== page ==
60 Seconds with Dr Stephen Weller, Chief Operating Officer and Deputy Vice‐Chancellor (Administration) at Australian Catholic University
Dr Stephen Weller, Chief Operating Officer and Deputy Vice-Chancellor (Administration) at Australian Catholic University
How would I spend my ideal day?
In Broome WA with my wife Kerry, daughter Alice (12) and son Charlie (10). We would start with a morning swim at Cable Beach, have lunch in town, and then have dinner on the veranda at Matso’s Brewery.
In life I have learned...
If you demonstrate integrity, pursue fairness and foster empowerment then you can overcome every challenge and maximise every opportunity.
Something that inspires me...
The power of education to transform lives. Whether it is from early childhood through to doctoral research. I am a ‘first in family’ university graduate and am inspired by knowledge in all its forms.
What would surprise most people about my job?
Perhaps the fact that I have yet to actually start at ACU! I take up my role on 2 April and whilst I will be based at North Sydney look forward to spending time regularly across all our six campuses.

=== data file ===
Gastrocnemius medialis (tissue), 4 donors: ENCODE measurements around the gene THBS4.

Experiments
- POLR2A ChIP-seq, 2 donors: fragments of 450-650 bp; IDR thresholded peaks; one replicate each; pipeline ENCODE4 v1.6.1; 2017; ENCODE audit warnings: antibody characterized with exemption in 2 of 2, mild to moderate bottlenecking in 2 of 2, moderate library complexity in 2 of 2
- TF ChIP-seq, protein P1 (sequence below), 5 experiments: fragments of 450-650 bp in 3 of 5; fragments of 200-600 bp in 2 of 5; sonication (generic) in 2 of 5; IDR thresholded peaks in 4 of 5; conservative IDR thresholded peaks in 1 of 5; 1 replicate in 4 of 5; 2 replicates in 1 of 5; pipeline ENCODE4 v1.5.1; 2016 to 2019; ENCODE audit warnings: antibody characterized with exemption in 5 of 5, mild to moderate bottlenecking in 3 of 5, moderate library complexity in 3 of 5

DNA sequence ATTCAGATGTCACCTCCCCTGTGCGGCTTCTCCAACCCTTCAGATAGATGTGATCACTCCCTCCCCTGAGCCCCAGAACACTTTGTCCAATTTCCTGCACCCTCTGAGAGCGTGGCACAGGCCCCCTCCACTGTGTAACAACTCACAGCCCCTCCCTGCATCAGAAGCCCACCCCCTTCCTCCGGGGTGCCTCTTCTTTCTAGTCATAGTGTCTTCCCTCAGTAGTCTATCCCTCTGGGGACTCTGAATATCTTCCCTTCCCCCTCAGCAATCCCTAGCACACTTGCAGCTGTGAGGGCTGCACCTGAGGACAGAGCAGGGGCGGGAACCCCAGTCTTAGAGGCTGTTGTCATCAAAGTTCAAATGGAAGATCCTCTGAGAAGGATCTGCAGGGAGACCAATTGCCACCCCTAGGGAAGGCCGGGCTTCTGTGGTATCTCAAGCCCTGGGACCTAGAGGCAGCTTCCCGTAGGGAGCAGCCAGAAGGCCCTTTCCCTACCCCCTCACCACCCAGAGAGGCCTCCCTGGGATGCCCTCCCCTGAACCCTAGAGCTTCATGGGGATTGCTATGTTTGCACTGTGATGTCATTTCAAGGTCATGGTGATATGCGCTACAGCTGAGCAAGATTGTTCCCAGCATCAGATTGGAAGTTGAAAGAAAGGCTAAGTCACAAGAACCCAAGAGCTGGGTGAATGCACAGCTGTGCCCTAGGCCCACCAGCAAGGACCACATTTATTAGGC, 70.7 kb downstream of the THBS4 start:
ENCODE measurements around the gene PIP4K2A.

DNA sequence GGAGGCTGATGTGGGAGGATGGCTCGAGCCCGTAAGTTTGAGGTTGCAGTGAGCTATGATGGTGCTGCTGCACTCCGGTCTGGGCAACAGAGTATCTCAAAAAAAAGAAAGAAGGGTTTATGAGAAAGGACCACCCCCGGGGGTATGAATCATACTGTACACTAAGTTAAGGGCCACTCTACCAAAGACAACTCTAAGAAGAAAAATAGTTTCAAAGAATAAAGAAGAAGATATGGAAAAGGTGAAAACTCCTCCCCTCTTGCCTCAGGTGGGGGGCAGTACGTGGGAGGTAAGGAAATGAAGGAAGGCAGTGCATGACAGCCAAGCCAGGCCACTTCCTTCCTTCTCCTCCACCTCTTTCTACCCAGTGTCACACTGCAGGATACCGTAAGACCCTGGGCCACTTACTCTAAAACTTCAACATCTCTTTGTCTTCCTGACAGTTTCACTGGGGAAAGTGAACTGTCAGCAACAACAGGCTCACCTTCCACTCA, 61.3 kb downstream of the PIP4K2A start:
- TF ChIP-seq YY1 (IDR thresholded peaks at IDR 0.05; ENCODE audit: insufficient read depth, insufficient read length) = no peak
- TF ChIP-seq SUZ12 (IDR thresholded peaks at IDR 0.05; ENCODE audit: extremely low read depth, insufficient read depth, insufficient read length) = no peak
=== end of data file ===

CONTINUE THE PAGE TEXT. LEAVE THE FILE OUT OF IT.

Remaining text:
What has been the most significant development in my field since starting my career?
The advent and continued exponential growth of technology. In my first job at a university I remember going to the mail room twice a day to collect the mail and then typing replies to memos on a typewriter. Now I do most of my work on an iPad and am inseparable from my iPhone whilst engaging regularly throughout a day across social media through LinkedIn, Facebook and Twitter.
If I could invite any five people to dinner, who would they be and why?
I have taken the question literally and my interest in Australian history and politics will become apparent. My party of five would include myself and my wife Kerry and if I could I would invite three past Australian Prime Ministers to join us. John Curtin (1941-45), Ben Chifley (1945-49) and Bob Menzies (1949-66). They led Australia through war and peace and each laid key foundations of what makes up modern Australian society. The three regarded each other as friends and would I am sure provide a fascinating and lively dinner discussion.
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